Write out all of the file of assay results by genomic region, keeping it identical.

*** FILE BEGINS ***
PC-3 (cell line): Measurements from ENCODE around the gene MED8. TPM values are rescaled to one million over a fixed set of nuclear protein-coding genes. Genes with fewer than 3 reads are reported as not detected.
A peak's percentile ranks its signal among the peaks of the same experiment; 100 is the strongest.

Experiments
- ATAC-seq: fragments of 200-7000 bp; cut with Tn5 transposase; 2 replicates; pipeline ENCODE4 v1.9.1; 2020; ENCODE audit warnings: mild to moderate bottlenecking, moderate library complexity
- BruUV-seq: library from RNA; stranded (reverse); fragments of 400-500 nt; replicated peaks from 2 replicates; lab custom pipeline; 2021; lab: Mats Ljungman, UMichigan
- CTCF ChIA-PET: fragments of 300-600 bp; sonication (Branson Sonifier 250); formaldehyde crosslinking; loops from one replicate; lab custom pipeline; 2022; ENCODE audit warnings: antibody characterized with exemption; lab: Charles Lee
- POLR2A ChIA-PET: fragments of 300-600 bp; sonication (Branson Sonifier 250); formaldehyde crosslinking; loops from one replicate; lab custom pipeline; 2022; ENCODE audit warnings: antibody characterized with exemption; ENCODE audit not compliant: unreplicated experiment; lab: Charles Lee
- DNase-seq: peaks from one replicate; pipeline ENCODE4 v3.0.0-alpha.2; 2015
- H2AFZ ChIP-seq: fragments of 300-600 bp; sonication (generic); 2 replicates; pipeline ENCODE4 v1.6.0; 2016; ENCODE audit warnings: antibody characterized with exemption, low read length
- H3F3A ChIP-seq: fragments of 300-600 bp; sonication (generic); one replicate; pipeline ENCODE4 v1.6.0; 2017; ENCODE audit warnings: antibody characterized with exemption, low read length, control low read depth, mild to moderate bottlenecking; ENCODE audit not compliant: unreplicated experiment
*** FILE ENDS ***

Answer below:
PC-3 (cell line): Measurements from ENCODE around the gene MED8. TPM values are rescaled to one million over a fixed set of nuclear protein-coding genes. Genes with fewer than 3 reads are reported as not detected.
A peak's percentile ranks its signal among the peaks of the same experiment; 100 is the strongest.

Experiments
- ATAC-seq: fragments of 200-7000 bp; cut with Tn5 transposase; 2 replicates; pipeline ENCODE4 v1.9.1; 2020; ENCODE audit warnings: mild to moderate bottlenecking, moderate library complexity
- BruUV-seq: library from RNA; stranded (reverse); fragments of 400-500 nt; replicated peaks from 2 replicates; lab custom pipeline; 2021; lab: Mats Ljungman, UMichigan
- CTCF ChIA-PET: fragments of 300-600 bp; sonication (Branson Sonifier 250); formaldehyde crosslinking; loops from one replicate; lab custom pipeline; 2022; ENCODE audit warnings: antibody characterized with exemption; lab: Charles Lee
- POLR2A ChIA-PET: fragments of 300-600 bp; sonication (Branson Sonifier 250); formaldehyde crosslinking; loops from one replicate; lab custom pipeline; 2022; ENCODE audit warnings: antibody characterized with exemption; ENCODE audit not compliant: unreplicated experiment; lab: Charles Lee
- DNase-seq: peaks from one replicate; pipeline ENCODE4 v3.0.0-alpha.2; 2015
- H2AFZ ChIP-seq: fragments of 300-600 bp; sonication (generic); 2 replicates; pipeline ENCODE4 v1.6.0; 2016; ENCODE audit warnings: antibody characterized with exemption, low read length
- H3F3A ChIP-seq: fragments of 300-600 bp; sonication (generic); one replicate; pipeline ENCODE4 v1.6.0; 2017; ENCODE audit warnings: antibody characterized with exemption, low read length, control low read depth, mild to moderate bottlenecking; ENCODE audit not compliant: unreplicated experiment